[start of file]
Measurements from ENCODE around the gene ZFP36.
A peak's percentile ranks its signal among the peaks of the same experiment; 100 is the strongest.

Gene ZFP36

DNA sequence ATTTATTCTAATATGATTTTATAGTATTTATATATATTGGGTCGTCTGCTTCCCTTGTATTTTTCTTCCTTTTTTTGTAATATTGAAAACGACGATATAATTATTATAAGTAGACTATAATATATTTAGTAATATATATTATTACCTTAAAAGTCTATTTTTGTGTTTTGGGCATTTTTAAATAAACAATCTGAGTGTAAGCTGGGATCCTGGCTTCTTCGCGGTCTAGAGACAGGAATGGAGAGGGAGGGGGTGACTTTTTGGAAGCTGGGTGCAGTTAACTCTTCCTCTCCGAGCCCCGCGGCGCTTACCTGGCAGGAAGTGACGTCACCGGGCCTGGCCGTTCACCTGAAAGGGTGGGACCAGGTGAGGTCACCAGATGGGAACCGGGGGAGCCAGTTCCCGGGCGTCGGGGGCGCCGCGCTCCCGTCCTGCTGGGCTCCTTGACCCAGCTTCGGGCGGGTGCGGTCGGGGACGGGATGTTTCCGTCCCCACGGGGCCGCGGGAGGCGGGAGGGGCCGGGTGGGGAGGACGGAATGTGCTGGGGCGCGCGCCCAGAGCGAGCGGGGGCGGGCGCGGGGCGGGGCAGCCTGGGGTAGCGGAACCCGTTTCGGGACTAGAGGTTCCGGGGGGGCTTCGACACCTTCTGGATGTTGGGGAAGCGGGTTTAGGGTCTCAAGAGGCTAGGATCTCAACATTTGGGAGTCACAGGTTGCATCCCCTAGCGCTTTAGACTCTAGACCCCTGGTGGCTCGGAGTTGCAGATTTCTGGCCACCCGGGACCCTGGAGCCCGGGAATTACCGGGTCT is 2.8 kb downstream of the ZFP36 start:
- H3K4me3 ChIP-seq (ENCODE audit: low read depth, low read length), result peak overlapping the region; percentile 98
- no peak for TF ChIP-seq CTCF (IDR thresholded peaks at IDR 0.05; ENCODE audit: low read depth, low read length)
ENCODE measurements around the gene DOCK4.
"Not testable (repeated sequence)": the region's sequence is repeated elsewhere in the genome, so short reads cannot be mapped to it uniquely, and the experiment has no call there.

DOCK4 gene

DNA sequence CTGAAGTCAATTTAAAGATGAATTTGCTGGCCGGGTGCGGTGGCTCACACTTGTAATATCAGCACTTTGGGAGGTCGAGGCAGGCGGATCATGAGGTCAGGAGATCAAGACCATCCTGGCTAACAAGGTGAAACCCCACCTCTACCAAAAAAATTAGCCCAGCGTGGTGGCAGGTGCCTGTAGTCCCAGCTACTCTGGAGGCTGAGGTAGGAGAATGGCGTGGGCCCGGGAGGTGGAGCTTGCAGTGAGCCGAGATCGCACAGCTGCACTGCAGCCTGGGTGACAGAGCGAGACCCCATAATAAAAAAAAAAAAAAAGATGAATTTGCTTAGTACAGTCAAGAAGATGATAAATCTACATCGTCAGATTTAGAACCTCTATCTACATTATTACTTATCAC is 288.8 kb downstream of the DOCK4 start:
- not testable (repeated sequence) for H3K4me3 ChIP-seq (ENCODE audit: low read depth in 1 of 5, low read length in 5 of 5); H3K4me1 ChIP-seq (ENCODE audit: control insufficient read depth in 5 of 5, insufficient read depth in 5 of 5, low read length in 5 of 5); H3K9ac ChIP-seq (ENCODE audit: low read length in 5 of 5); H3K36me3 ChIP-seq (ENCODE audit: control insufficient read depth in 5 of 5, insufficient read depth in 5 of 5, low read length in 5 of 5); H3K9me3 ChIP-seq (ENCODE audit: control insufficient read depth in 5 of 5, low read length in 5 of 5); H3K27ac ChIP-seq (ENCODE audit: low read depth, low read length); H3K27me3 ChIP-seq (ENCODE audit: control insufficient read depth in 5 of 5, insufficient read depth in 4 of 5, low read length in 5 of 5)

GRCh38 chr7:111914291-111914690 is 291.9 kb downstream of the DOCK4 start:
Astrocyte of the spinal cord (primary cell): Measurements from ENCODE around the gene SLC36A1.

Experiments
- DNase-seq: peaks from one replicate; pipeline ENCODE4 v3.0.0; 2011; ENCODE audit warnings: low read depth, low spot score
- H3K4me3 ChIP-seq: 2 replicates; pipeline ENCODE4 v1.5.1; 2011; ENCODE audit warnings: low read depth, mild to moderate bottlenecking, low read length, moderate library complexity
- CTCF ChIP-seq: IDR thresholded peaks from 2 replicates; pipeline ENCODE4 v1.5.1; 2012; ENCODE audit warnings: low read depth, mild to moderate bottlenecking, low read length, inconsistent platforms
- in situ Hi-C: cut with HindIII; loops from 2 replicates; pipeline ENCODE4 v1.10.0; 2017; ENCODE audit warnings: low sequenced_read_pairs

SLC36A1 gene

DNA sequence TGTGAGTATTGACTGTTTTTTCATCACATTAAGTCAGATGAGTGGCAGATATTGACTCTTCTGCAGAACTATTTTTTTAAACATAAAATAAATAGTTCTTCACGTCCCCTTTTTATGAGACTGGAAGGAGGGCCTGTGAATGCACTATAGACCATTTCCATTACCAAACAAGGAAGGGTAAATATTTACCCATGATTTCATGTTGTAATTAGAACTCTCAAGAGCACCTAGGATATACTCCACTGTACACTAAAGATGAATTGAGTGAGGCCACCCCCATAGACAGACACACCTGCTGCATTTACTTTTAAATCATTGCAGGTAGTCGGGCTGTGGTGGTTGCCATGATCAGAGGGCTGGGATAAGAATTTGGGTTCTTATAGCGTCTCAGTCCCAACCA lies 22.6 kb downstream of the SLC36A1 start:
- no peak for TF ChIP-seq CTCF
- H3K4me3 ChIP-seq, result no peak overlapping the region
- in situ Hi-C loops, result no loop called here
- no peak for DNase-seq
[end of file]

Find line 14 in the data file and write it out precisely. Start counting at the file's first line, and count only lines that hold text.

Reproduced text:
Experiments